Kevin Downey, Colorado Hospital Association
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National Report: States Expanding Medicaid Continue to Outpace Their Non-expansion Neighbors in Medicaid Patient Volume and ED Visits

Date Sep. 8, 2014
Colorado hospitals seeing more, and sicker, Medicaid patients than last year
GREENWOOD VILLAGE, COLO. (Sept. 8, 2014) — Hospitals in states that chose to expand Medicaid under the Affordable Care Act (ACA) reported sustained growth in Medicaid patient volumes during-second quarter 2014—and three times the increase of emergency department (ED) visits than hospitals in non-expansion states in second-quarter 2014 compared to the same time last year, according to a new study from the Colorado Hospital Association (CHA).
The national study includes several observations:

  • The average number of ED visits to hospitals in expansion states increased 5.6 percent from second-quarter 2013 to second-quarter 2014. This change was greater than expected from the variation over the last two years. In comparison, hospitals in non-expansion states reported a 1.8 percent increase in ED visits between the second quarters of 2013 and 2014.
  • Hospitals continued to see a surge of new enrollees seeking care. The increase in the proportion of Medicaid volumes at hospitals in expansion states continued to increase in the second quarter of 2014 at a rate of almost 9 percent, but at a slower rate than the first-quarter rate of almost 24 percent. 
  •  Data from second-quarter 2014 shows growth in the proportion of Medicaid charges and a decline in the self-pay proportion seen in hospitals in non-expansion states. This unexpected Medicaid growth in hospitals in non-expansion states did not appear in first-quarter 2014 and is likely due to the “woodwork effect,” where previously unenrolled but eligible individuals discover they are eligible for Medicaid.
In addition to the national study, CHA conducted a Colorado-specific analysis and identified several emerging trends. Among them, Medicaid patients now arriving at Colorado hospitals have more complex conditions than the average Medicaid patient seen previously and EDs are seeing more Medicaid patients than before. Case mix index, which measures complexity and resource needs, increased 10 percent for Medicaid patients in the first quarter of 2014 as compared to first-quarter 2013; additionally, the number of Medicaid-covered ED visits increased 38 percent in first-quarter 2014 as compared to the previous year.
“Hospitals located in expansion states are serving greater numbers of Medicaid patients, many needing care for advanced chronic health conditions that were previously left untreated,” said Steven J. Summer, CHA president and CEO. “These findings confirm that individuals who previously had no insurance coverage are now seeking and receiving health care services—and their needs are great.”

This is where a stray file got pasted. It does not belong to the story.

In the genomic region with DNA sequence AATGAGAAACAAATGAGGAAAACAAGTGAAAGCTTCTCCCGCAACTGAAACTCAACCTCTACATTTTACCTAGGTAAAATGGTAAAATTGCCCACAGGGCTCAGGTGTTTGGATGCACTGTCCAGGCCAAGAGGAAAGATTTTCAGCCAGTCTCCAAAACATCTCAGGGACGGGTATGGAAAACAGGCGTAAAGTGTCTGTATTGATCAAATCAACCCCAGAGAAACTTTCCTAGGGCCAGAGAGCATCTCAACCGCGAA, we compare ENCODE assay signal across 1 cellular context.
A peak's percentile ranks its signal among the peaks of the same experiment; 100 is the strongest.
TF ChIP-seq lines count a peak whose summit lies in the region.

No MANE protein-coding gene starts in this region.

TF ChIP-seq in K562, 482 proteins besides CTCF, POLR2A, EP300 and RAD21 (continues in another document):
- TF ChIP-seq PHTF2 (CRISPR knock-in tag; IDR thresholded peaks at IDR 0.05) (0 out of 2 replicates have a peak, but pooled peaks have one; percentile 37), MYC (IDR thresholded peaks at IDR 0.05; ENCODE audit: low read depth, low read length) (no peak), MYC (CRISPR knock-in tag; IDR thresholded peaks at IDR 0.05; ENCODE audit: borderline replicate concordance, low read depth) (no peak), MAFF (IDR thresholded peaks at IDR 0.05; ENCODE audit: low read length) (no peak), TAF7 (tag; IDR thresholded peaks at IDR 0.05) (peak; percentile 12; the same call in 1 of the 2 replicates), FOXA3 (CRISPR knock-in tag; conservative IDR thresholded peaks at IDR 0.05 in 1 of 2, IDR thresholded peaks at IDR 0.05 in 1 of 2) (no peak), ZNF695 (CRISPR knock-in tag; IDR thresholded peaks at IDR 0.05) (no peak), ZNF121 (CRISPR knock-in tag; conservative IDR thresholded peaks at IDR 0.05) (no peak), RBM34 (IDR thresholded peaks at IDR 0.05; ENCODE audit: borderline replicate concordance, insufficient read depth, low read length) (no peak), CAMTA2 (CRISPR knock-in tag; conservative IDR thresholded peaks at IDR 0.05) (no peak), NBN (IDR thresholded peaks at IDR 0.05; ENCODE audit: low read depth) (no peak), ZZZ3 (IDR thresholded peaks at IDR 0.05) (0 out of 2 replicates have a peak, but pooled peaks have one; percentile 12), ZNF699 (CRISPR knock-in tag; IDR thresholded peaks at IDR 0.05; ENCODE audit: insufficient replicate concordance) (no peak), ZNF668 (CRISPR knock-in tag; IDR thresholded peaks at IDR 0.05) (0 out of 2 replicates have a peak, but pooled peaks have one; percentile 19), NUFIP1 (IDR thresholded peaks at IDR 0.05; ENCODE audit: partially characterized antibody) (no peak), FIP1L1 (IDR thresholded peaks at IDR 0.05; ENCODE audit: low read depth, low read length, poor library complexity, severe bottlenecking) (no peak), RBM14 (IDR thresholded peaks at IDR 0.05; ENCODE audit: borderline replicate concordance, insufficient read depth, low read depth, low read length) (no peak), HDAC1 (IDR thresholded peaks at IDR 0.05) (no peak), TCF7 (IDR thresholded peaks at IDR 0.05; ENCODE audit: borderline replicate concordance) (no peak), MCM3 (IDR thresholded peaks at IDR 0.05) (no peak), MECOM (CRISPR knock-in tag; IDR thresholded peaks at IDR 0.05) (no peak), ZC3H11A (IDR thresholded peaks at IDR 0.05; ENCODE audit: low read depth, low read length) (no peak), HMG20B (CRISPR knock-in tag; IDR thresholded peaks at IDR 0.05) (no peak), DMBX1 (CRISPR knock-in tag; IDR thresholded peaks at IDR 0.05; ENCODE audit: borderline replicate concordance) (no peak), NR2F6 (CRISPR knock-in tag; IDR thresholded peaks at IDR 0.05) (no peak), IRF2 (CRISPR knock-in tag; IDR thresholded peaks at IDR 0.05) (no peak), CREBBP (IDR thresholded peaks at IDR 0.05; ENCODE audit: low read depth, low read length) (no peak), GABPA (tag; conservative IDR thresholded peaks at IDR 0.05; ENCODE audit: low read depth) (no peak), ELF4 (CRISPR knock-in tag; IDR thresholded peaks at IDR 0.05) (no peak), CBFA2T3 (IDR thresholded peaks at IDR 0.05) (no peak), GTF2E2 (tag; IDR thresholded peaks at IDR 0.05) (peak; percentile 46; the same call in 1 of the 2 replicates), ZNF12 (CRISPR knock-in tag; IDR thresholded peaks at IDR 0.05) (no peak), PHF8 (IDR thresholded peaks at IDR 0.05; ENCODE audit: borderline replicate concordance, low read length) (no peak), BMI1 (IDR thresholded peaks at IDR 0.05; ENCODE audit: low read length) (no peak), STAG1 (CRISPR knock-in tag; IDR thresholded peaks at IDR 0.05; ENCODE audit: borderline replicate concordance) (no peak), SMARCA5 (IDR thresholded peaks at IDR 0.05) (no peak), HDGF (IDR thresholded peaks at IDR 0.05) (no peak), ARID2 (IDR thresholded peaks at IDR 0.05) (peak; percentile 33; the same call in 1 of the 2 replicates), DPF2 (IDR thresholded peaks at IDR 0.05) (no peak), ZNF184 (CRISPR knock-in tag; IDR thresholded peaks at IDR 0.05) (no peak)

The Medicaid volume increases at hospitals demonstrate a considerable existing—and previously unmet—demand for health care services in communities. Additionally, volume and ED trends identified in expansion and non-expansion states respectively, aren’t simply national averages, but rather, are consistent throughout each state, respectively. This affirms that the choice between expansion and non-expansion has consistent and predictable outcomes.
“Many states have chosen to create a healthier population and stronger health care provider safety net through expansion,” said Chris Tholen, CHA vice president of financial policy. “The true measure of success is finally knowing whether the people who need health care are actually receiving it. An insured community is a healthier community.”
In July 2014, CHA released a preliminary analysis of first-quarter 2014 data regarding the impact of the ACA Medicaid expansion. The report released today is an updated analysis that examines how the trends shown in the previous study progressed into the second quarter of the year, as well as additional information about the Medicaid population. It presents a national review; a regional comparison of Montana, Washington and Oregon; and a local, in-depth examination of Colorado trends using additional datasets. The national analysis is based on data from 450 hospitals across 25 states, 13 of which expanded and 12 of which did not.
The reports were conducted by CHA’s Center for Health Information and Data Analytics using data from the CHA Discharge Data Program database and CHA’s DATABANK program, which has been working with hospitals throughout the country since 1985. To read the full report,
Impact of Medicaid Expansion on Hospitals: Updated for Second-Quarter 2014, visit

About the Colorado Hospital Association
The Colorado Hospital Association (CHA) represents 100 member hospitals and health systems throughout Colorado. CHA partners with its members to work towards health reform and performance improvement, and provides advocacy and representation at the state and federal level. Colorado hospitals and health systems are committed to providing coverage and access to safe, high-quality and affordable health care. In addition, Colorado hospitals have a tremendous impact on the state’s economic stability and growth, contributing to nearly every community across the state with 72,000 employees statewide.